2003 Seattle Annual Meeting (November 25, 2003)
Paper No. 86-15
Presentation Time: 8:00 AM-12:00 PM

STRATIGRAPHIC AND GEOPHYSICAL STUDIES OF THE TAHOE CITY SUB-BASIN, LAKE TAHOE, CALIFORNIA

MUEHLBERG, J.M., SCHWEICKERT, R.A., and LOUIE, J.N., Department of Geological Sciences, Mackay School of Mines, University of Nevada, Reno, Reno, NV 89557, muehlber@unr.nevada.edu

Several recent studies in the Lake Tahoe basin have called attention to the potential for serious earthquakes and earthquake-related tsunamis. Tahoe City is the location of the outlet for Lake Tahoe, and therefore the history of lake level fluctuations should be recorded in sediments beneath the outlet. Based on borehole data (Tahoe City Public Utilities District), the sediments consist primarily of a thick sequence of lacustrine silts and clays with interbedded sands. Beneath this unit is an older Quaternary-Tertiary (?) sand and gravel sequence of unknown origin. The lacustrine deposits locally rest upon 2.0 Ma latites, which in turn rest upon the older sand and gravel sequence. In and around Tahoe City, several fault scarps displace units less than 2.0 Ma old. Additional important questions include the stability of the Lake Tahoe dam site at Tahoe City and the sequence and extent of lake level high stands.

We are integrating various types of geophysical and stratigraphic data to further define and describe the Tahoe City sub-basin. New gravity data provides an estimate of basin depths and helps define subsurface faults. Preliminary analysis of this data suggests the maximum basin depth is 180 m near the outlet. Refraction microtremor (REMI), refraction, and reflection surveys yield information about stratigraphy and shear wave velocities of the Quaternary deposits. The average shear wave velocity at 30 meters depth (V30) obtained for this area is 334 m/s. These values correspond to a NEHRP soil rating of D which is similar to that found in the San Francisco Bay area. Soils with these NEHRP ratings tend to show a significant amplification of shaking posing a danger to structures. Work in progress includes detailed mapping, stratigraphic analyses of cores taken in and around Tahoe City and additional geophysical surveys. We are combining these data sets with earlier gravity and seismic data to produce geologic cross sections with information on basin depths and Quaternary faults. A goal of this ongoing study is to integrate all available data to identify evidence for past lake level fluctuations.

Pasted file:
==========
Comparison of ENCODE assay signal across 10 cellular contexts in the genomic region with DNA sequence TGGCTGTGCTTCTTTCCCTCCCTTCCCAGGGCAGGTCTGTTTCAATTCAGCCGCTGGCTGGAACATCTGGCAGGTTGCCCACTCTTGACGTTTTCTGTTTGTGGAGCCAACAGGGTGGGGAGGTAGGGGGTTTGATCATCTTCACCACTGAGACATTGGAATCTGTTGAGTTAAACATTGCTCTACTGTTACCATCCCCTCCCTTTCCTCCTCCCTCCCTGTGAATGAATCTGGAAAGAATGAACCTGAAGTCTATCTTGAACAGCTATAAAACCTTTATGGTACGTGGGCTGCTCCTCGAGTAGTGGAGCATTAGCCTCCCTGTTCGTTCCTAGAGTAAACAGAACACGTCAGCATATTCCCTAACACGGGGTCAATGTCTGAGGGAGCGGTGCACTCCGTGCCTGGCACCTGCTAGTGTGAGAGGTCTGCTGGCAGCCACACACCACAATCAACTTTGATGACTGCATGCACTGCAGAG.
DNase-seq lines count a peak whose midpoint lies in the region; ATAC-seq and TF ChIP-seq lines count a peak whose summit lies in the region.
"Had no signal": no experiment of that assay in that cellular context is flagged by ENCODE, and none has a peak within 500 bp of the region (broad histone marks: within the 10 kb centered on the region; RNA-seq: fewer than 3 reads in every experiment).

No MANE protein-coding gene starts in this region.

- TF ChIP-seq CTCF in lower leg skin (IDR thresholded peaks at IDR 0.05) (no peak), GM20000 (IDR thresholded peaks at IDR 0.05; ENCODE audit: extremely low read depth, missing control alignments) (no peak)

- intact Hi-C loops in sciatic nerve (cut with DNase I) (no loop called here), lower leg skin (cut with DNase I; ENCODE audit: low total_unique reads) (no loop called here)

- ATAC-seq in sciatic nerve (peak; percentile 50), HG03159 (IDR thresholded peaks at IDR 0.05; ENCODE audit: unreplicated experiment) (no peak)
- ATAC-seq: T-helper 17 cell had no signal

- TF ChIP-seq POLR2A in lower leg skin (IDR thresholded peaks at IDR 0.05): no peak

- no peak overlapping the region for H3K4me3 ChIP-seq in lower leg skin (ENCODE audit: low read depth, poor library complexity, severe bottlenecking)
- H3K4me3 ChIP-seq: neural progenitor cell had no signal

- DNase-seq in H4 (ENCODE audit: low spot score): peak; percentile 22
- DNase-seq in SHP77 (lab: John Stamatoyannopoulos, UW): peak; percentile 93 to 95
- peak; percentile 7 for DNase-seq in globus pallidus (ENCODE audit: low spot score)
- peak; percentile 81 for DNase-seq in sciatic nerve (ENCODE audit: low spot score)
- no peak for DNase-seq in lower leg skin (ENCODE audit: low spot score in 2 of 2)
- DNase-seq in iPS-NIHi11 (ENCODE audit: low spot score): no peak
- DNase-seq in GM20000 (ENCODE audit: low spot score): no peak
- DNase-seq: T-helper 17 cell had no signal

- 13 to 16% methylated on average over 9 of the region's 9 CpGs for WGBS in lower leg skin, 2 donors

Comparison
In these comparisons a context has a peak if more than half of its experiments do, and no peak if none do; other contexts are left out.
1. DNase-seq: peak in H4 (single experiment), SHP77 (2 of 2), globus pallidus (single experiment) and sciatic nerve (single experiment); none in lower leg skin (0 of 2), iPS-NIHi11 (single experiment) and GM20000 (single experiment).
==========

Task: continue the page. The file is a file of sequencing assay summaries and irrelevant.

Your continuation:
2003 Seattle Annual Meeting (November 25, 2003)
Session No. 86--Booth# 140
Quaternary Geology/Geomorphology (Posters) I: Lakes, Dunes, Soils, and Tectonics
Washington State Convention and Trade Center: Hall 4-F
8:00 AM-12:00 PM, Monday, November 3, 2003

Geological Society of America Abstracts with Programs, Vol. 35, No. 6, September 2003, p. 171

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